Page:Letters to Mothers (1839).djvu/306

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of material things, that can furnish type or shadow of such a contrast? Was it not in the mind of the eloquent Pascal, when he said, "the [238] glory of our faith, shines with much greater brightness, by our passing to immortality, through the shades of death."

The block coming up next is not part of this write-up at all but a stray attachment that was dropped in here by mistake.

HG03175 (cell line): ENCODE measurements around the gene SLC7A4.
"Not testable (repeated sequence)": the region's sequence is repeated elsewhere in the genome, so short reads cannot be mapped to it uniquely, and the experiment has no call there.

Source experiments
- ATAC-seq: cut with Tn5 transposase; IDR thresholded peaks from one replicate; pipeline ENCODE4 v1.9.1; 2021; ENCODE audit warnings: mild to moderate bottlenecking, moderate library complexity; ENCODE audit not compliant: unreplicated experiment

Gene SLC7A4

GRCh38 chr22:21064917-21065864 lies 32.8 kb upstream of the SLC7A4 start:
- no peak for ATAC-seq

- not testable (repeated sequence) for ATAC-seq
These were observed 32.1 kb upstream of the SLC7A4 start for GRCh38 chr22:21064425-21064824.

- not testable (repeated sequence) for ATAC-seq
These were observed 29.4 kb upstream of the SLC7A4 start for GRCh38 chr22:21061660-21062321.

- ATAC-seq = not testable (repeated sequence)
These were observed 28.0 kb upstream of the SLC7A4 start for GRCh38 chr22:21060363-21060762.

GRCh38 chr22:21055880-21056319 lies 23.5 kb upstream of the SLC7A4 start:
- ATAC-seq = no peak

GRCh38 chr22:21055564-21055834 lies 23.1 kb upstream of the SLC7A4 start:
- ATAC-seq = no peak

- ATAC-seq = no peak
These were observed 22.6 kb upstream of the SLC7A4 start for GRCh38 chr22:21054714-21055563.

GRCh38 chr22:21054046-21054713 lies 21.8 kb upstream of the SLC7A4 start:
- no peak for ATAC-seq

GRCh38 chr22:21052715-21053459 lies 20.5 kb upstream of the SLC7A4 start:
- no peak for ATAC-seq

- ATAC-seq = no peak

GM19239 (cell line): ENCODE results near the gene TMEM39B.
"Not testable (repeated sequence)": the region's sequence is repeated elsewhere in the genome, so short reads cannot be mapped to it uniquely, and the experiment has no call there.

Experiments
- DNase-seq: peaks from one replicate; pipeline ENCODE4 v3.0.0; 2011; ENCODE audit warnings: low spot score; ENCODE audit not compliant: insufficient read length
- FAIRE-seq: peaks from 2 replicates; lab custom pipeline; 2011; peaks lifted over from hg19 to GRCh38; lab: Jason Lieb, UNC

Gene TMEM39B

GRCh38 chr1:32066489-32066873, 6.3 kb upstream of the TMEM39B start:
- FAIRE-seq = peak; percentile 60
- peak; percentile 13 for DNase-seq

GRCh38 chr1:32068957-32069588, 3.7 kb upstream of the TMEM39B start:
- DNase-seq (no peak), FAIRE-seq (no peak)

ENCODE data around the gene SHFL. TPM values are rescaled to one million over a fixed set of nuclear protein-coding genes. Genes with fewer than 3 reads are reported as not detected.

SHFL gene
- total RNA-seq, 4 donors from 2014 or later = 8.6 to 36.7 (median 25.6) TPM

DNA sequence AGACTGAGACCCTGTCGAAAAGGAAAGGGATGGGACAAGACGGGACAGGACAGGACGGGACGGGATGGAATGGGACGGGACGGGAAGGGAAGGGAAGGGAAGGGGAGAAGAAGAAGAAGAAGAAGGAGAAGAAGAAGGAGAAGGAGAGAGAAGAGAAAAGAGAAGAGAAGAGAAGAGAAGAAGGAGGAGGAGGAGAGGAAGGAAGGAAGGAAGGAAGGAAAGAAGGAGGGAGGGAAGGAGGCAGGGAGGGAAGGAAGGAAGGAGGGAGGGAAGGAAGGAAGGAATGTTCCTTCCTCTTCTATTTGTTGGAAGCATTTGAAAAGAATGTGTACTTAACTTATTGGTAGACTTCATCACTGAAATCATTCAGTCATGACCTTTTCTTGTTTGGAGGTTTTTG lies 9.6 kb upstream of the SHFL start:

How many instances have we known, of not merely a calm departure, but a joyful translation, to the realms of bliss. A pious clergyman of Scotland, had lived to a venerable old age. One morning, after breakfasting with his family, he reclined a while in his chair, silently meditating. Suddenly he spoke, "Daughter, hark! doth not my Master call me?" Asking for his Bible, he perceived that his eyes were dim, and he could no longer read its precious words. "Find for me, said he, the eighth chapter of Romans, and lay my finger on the passage, "I am persuaded that neither death, nor life, nor angels, nor principalities, nor powers, nor things present, nor things to come, nor height, nor depth, nor any other creature, shall be able to separate us from the love of God, which is in Christ Jesus our Lord." "Now is my finger placed upon these blessed words?" Being assured that it was, he said, "Then God bless you, God bless you all, dear children. I have refreshed myself with you this morning, and shall be at the banquet of my Saviour, ere it is night." And thus he died.